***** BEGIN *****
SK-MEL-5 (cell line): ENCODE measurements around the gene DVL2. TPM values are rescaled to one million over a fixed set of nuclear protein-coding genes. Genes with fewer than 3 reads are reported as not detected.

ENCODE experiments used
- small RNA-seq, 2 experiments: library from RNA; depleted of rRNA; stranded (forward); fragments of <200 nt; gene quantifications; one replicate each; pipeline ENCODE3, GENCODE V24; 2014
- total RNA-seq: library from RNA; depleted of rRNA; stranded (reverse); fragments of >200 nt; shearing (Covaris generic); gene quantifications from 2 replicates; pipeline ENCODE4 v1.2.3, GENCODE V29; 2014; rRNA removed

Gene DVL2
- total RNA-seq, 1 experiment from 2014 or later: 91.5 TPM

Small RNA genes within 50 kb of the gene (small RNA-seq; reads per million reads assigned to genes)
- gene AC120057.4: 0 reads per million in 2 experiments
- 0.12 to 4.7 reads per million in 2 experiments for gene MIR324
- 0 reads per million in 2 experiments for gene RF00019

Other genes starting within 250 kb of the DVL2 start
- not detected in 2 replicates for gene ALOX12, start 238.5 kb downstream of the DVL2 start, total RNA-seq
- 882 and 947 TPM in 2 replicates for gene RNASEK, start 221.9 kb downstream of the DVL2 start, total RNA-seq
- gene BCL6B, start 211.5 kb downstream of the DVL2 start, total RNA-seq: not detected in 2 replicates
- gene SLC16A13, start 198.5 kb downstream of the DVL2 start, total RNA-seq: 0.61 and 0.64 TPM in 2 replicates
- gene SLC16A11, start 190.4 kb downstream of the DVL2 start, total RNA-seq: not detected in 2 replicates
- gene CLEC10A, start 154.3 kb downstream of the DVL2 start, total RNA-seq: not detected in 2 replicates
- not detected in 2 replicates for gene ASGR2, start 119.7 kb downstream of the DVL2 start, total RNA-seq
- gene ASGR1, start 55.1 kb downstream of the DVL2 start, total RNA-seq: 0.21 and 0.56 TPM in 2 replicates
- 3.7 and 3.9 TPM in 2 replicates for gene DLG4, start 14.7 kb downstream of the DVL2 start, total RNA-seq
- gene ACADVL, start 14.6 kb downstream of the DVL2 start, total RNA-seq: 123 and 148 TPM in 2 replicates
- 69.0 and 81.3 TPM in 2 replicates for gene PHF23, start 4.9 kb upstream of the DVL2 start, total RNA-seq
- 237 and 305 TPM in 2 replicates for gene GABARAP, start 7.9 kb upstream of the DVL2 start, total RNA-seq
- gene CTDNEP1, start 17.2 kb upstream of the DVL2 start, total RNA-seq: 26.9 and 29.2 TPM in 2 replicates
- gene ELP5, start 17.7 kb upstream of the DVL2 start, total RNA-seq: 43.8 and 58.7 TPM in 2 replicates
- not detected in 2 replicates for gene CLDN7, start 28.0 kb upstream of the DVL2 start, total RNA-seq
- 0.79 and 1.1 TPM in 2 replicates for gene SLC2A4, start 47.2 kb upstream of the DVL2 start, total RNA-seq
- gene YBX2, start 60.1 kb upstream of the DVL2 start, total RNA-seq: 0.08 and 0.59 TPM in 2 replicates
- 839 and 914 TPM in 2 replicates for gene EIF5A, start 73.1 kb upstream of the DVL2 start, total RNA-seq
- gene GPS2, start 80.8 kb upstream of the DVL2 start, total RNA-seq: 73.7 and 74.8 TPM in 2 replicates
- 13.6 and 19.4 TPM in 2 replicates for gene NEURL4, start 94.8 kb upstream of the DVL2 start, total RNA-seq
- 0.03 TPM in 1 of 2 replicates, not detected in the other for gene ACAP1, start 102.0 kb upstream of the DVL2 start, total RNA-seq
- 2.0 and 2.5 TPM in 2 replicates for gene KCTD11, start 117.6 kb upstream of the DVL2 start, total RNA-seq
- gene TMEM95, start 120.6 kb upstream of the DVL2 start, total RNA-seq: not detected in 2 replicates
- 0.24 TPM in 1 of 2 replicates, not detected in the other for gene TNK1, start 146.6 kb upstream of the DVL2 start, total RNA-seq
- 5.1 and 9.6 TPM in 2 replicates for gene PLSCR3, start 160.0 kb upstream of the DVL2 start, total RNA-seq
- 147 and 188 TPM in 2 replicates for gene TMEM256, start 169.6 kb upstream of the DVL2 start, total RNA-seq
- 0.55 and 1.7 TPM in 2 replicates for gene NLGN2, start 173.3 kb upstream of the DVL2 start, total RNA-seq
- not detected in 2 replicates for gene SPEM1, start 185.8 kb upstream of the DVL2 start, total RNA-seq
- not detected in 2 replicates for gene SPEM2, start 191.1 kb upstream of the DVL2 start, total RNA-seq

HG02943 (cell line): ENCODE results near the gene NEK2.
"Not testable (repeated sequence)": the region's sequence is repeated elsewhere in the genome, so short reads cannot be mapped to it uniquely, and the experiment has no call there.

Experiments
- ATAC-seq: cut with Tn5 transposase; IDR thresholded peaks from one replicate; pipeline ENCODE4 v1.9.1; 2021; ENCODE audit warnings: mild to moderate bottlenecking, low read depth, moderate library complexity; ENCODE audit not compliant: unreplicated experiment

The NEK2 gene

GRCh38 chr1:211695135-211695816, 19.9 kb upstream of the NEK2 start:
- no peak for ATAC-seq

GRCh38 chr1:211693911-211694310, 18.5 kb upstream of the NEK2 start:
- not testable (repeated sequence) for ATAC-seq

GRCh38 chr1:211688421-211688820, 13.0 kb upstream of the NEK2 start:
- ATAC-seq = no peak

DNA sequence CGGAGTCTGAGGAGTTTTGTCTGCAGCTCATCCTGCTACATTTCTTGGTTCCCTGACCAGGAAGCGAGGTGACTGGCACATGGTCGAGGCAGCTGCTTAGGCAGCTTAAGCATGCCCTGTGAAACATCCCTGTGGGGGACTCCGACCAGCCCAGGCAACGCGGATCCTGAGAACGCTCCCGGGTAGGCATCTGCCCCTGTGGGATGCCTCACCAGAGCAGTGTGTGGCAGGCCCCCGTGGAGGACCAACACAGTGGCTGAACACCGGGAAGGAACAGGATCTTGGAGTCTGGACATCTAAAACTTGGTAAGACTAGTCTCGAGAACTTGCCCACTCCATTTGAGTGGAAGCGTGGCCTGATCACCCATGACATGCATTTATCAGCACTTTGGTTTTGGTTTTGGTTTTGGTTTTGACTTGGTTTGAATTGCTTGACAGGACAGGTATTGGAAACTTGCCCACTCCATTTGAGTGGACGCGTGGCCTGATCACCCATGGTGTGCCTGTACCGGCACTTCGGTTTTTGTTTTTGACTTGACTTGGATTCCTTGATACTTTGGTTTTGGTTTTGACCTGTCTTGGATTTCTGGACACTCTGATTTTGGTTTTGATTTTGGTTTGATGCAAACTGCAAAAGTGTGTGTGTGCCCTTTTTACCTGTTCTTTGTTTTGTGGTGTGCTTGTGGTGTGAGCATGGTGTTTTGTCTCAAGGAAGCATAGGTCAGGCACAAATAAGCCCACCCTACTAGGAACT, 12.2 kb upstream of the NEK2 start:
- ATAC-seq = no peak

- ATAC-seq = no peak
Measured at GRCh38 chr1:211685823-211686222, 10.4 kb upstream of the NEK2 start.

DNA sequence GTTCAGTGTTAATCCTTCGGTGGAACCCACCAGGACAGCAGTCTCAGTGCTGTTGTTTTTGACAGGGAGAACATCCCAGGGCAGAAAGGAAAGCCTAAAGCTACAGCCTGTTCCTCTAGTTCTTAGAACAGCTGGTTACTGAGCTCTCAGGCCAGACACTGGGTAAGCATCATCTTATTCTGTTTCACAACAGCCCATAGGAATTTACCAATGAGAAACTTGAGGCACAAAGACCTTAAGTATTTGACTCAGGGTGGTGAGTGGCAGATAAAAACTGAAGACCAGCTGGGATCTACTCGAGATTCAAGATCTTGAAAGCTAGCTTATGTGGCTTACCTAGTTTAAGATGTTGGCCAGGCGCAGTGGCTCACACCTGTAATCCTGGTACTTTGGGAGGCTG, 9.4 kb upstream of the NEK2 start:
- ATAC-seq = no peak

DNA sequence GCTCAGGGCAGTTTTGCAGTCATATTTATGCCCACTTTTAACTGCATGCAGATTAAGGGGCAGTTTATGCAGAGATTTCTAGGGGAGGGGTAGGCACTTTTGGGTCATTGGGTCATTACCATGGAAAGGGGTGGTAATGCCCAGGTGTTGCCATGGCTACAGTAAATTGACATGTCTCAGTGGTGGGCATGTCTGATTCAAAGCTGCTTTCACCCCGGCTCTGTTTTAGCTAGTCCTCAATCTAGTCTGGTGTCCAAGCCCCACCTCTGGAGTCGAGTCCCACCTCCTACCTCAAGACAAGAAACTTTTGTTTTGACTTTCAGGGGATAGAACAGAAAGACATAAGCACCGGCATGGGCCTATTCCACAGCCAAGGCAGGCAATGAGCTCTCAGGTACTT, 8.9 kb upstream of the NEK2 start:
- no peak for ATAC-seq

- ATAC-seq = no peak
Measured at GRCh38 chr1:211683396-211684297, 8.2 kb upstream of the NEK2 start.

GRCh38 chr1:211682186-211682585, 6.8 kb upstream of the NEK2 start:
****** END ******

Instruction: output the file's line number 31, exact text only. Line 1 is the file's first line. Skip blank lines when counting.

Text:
- 13.6 and 19.4 TPM in 2 replicates for gene NEURL4, start 94.8 kb upstream of the DVL2 start, total RNA-seq